TOW seed dormancy - Alstroemeria

Diane Whitehead
Thu, 15 Jan 2004 20:28:52 PST
I am curious as to why Roy is having success chilling Alstroemeria 
seed as his first treatment.  Does he live in a very warm place where 
the seeds are warm for a while before he sows them?  He mentions 
soaking them for a day and then chilling them.  Chilling is relative, 
though.  I consider 18 C (~ 65 F) to be warm, but someone in Texas or 
Australia might consider it cool.

I follow the temperature and timing that Deno recommends for 
Alstroemeria: 4 weeks warm (i.e. about 18 C in the daytime), followed 
by cold (outside, so between 5 and 10 C).  It has worked for all the 
seeds I have sown, though germination times vary a lot.

I recently bought 12 packets from Flores and Watson.  Two lots of the 
seeds are from the current collecting season, and the rest are old 
seeds being sold off at a bargain.  I sowed them as usual, in plastic 
ziplock bags of soilless mix, and put them in the dining room which 
is kept at a daytime temperature warm enough not to need a heavy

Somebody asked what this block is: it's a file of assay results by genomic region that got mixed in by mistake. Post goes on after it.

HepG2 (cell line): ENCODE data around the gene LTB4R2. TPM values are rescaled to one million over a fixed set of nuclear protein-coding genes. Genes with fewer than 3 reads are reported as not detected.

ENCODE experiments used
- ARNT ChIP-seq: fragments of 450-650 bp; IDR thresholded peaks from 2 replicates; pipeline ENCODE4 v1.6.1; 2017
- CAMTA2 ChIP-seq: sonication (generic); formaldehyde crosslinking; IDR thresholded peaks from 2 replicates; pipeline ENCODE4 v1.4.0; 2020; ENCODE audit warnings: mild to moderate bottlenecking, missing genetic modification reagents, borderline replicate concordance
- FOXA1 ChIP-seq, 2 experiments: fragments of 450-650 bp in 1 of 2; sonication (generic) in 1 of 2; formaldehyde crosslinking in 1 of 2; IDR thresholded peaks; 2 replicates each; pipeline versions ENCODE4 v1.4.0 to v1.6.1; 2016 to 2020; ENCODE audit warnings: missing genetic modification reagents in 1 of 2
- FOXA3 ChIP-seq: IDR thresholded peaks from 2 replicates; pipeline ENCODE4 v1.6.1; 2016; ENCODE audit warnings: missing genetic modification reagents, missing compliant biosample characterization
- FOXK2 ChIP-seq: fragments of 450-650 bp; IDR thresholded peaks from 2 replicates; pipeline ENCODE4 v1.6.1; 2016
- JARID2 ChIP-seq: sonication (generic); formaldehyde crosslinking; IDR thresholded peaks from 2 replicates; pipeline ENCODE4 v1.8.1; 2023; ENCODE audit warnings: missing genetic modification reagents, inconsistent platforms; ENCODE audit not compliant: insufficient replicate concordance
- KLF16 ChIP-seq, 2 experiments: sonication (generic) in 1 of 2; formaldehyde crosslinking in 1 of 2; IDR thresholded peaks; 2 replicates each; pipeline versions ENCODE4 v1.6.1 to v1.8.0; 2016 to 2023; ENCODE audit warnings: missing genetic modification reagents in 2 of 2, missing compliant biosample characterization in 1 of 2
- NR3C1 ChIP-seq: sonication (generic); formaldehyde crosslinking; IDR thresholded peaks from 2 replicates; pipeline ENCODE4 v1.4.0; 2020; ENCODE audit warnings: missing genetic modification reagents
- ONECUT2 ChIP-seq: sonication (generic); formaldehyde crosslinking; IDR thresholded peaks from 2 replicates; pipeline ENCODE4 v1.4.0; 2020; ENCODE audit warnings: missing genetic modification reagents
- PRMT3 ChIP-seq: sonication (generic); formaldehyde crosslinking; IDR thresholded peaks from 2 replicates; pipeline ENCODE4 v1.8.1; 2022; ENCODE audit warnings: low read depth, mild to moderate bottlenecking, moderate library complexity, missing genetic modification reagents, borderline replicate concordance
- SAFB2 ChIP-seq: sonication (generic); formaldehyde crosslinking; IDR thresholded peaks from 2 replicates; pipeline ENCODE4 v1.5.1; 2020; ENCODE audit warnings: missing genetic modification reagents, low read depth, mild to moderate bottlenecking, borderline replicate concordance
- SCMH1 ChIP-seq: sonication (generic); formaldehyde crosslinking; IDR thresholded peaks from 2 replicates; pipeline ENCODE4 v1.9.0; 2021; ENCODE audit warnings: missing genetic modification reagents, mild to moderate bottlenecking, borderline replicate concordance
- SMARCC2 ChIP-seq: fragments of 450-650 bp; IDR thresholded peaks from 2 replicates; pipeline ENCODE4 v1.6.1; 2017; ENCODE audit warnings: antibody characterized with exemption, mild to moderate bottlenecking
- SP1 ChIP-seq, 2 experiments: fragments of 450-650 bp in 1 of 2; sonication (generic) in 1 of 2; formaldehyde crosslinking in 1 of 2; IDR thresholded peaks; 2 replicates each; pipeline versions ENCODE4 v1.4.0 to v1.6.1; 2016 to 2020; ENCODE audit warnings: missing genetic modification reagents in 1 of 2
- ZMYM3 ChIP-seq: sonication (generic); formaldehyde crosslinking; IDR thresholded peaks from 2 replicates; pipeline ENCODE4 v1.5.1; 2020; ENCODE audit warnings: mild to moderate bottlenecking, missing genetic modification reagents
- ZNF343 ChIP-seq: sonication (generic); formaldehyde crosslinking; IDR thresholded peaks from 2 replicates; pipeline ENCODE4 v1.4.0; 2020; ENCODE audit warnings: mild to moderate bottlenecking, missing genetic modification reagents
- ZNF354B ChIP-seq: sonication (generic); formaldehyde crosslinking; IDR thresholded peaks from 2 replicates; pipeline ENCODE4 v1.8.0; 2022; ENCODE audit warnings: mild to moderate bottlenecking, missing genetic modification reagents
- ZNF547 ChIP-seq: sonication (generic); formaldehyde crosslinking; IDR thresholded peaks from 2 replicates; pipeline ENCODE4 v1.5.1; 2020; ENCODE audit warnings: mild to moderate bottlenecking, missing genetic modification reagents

sweater.  Normally I wouldn't have looked at them until a month was 
up, at which point I would put them outside in a coldframe to 
germinate.  Fortunately we had guests for dinner which meant I had to 
move the seed bags.  I was surprised by active germination.  Both the 
old seed and this year's seed germinated, all between 10 and 15 days, 
except for the two lots of A. crispata and one of pseudospathulata 
which haven't germinated yet in 30 days.

I don't understand what has happened.  I have always sown 
alstroemeria seeds at the same time, midwinter, (December and 
January) when exchange seed arrives.  Perhaps the storage technique 
of John Watson's English partner, Martyn Cheese, has made the 
difference.  Seed freshness does not seem to be an issue, as both his 
old and new seed germinated quickly, and both old and new haven't 
germinated yet.

I've calculated days to germination of seed from other sources (each 
number represents one package of species seed).

Archibald: 16, 18
Flores and Watson (in 2001): 43, 74
Alpine Garden Society: 18, 35, 64, 96, 120, 165, 183
North American Rock Garden Society: 50, 50, 50, 73, 301
Scottish Rock Garden Club: 21, 56, 56

It seems that, in general, seed from the big seed exchanges takes 
longer to germinate.

The species I recently bought from Flores and Watson are mostly ones 
I do not already have, so I can't compare them with seed exchange 
seed. Just one duplicate: AGS 2001 A. pseudospathulata germinated in 
35 days, and F & W this year's seed hasn't germinated yet in 30.

Diane Whitehead  Victoria, British Columbia, Canada
maritime zone 8
cool mediterranean climate (dry summer, rainy winter - 68 cm annually)
sandy soil

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